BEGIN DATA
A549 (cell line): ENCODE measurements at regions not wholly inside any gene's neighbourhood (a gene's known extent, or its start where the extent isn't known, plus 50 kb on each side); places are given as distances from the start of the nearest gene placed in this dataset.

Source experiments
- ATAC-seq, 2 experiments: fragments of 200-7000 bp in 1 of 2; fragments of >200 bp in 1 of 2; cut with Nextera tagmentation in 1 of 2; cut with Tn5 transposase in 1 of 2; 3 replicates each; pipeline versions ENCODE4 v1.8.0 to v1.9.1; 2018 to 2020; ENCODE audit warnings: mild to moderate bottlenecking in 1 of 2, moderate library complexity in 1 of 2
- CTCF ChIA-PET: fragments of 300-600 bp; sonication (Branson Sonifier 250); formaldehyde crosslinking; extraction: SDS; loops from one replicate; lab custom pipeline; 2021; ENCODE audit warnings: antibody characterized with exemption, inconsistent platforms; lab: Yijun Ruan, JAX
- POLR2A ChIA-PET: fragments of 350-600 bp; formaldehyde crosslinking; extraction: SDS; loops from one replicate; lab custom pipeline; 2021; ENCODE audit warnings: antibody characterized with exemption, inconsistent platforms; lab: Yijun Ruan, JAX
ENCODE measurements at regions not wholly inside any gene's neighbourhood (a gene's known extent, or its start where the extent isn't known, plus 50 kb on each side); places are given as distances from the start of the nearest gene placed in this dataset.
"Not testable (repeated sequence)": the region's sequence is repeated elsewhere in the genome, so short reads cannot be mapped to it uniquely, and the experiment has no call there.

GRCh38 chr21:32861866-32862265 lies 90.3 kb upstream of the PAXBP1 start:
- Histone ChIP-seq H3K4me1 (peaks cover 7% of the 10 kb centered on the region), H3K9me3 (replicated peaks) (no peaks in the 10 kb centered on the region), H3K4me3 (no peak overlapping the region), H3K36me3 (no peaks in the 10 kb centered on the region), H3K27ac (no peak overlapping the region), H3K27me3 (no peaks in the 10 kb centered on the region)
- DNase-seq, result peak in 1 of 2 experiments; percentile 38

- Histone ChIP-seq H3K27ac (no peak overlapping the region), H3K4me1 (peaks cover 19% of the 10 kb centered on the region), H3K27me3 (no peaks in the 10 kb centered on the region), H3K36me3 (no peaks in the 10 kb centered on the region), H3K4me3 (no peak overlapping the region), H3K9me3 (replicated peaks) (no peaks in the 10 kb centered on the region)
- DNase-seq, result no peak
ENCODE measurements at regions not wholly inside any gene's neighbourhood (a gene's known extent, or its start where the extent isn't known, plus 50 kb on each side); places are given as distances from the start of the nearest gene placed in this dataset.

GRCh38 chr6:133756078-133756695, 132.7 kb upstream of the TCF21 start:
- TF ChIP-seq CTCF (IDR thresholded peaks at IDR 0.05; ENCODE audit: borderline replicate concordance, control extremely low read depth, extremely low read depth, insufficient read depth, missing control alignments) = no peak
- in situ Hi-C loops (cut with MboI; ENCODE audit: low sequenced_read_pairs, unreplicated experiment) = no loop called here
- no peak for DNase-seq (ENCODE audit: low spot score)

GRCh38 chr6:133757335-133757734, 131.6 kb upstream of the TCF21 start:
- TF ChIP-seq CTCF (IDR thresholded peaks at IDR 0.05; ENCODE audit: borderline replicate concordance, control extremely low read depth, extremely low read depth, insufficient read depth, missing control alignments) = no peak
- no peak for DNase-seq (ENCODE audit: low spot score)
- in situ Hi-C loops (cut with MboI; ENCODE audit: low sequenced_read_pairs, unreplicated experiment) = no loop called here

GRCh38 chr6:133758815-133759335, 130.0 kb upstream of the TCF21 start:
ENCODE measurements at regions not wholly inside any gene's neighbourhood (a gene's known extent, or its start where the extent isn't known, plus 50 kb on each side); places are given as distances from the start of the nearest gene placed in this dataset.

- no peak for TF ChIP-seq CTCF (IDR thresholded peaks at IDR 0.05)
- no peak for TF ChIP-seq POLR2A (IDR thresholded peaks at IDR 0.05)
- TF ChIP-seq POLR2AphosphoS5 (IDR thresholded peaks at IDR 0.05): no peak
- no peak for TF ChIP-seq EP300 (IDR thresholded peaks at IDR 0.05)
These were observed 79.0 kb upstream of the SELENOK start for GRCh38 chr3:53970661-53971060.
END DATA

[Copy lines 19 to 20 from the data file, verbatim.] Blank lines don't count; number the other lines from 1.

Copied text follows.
- TF ChIP-seq CTCF (IDR thresholded peaks at IDR 0.05; ENCODE audit: borderline replicate concordance, control extremely low read depth, extremely low read depth, insufficient read depth, missing control alignments) = no peak
- no peak for DNase-seq (ENCODE audit: low spot score)